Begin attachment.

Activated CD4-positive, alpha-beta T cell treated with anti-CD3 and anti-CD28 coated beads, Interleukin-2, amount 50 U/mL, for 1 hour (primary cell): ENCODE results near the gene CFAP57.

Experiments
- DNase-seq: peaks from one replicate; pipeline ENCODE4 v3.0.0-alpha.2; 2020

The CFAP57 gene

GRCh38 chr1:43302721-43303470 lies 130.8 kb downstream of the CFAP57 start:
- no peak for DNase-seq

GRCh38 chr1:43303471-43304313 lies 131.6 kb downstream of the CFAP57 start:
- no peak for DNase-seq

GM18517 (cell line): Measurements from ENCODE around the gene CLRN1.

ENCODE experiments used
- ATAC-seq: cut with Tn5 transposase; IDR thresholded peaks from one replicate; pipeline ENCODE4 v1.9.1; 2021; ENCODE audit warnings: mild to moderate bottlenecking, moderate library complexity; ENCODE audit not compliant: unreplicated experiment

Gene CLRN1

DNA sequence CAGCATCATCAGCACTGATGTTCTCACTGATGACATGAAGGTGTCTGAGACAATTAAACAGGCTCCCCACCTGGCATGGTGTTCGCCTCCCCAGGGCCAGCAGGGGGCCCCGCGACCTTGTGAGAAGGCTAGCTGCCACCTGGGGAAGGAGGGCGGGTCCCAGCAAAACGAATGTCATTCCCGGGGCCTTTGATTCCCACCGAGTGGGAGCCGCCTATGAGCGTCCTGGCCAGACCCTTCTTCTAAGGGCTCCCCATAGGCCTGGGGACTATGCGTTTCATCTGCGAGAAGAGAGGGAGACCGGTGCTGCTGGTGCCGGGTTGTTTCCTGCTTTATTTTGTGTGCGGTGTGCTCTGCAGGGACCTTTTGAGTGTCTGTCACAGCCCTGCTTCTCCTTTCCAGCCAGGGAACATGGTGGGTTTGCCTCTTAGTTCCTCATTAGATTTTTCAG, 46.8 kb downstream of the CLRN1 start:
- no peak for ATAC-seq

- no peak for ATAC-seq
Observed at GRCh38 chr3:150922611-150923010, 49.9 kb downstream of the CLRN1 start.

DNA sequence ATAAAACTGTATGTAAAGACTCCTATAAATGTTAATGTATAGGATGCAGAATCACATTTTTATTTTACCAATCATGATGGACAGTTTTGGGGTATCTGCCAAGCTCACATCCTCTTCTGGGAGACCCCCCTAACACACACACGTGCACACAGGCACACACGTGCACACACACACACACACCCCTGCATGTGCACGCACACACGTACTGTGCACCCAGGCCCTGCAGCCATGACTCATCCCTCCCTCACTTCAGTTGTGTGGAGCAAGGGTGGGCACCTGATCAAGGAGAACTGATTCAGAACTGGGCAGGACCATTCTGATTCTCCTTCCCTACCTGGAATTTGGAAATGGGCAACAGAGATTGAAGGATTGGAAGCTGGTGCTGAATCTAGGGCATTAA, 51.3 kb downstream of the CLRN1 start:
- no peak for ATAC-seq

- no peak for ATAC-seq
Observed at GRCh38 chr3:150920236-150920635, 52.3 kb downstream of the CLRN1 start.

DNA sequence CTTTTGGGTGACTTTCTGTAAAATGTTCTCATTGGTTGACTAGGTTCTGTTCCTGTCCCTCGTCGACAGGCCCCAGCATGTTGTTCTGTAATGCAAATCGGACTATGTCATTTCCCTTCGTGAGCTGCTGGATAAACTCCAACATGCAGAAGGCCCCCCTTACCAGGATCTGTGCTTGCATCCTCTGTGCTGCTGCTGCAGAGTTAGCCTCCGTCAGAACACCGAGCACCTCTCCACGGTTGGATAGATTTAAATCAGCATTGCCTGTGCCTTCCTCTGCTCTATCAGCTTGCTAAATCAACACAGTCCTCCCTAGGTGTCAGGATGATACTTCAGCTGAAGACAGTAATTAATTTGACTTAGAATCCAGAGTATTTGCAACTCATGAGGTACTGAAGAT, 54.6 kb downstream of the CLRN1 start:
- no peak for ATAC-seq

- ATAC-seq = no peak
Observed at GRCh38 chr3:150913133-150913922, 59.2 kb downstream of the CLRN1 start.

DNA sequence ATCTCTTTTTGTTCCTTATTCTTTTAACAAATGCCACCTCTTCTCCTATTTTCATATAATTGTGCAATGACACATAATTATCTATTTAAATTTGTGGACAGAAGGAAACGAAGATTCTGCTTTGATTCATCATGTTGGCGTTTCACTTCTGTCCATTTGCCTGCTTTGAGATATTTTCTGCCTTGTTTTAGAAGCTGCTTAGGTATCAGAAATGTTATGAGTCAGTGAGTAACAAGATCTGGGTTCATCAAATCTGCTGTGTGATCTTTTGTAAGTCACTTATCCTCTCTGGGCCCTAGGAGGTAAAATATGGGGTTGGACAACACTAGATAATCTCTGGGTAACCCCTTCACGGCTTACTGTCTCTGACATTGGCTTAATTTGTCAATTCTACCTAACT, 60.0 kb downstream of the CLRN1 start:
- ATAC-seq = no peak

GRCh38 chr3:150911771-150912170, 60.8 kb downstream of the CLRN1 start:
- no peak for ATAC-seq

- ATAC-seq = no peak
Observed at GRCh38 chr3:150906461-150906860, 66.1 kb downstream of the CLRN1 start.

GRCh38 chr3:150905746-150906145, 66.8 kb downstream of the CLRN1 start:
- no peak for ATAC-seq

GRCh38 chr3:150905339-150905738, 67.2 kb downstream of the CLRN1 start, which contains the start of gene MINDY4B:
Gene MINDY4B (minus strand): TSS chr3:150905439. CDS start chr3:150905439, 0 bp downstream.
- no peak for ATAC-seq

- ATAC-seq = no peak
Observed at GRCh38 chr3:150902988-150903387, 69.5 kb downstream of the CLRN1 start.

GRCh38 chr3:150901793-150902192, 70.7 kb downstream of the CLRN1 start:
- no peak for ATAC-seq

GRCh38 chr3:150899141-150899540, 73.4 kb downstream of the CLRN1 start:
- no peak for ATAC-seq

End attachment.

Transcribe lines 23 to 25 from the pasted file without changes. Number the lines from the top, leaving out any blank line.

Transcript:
- ATAC-seq = no peak
Observed at GRCh38 chr3:150913133-150913922, 59.2 kb downstream of the CLRN1 start.

DNA sequence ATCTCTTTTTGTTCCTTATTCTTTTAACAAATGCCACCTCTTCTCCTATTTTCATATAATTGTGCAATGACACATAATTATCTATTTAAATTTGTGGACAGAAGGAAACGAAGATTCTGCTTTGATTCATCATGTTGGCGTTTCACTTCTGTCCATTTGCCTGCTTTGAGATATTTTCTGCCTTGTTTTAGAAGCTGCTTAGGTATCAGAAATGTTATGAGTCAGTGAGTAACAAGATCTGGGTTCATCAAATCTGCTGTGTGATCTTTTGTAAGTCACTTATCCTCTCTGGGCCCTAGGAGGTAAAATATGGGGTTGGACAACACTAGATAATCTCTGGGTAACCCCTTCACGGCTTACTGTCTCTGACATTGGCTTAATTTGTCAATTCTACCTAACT, 60.0 kb downstream of the CLRN1 start: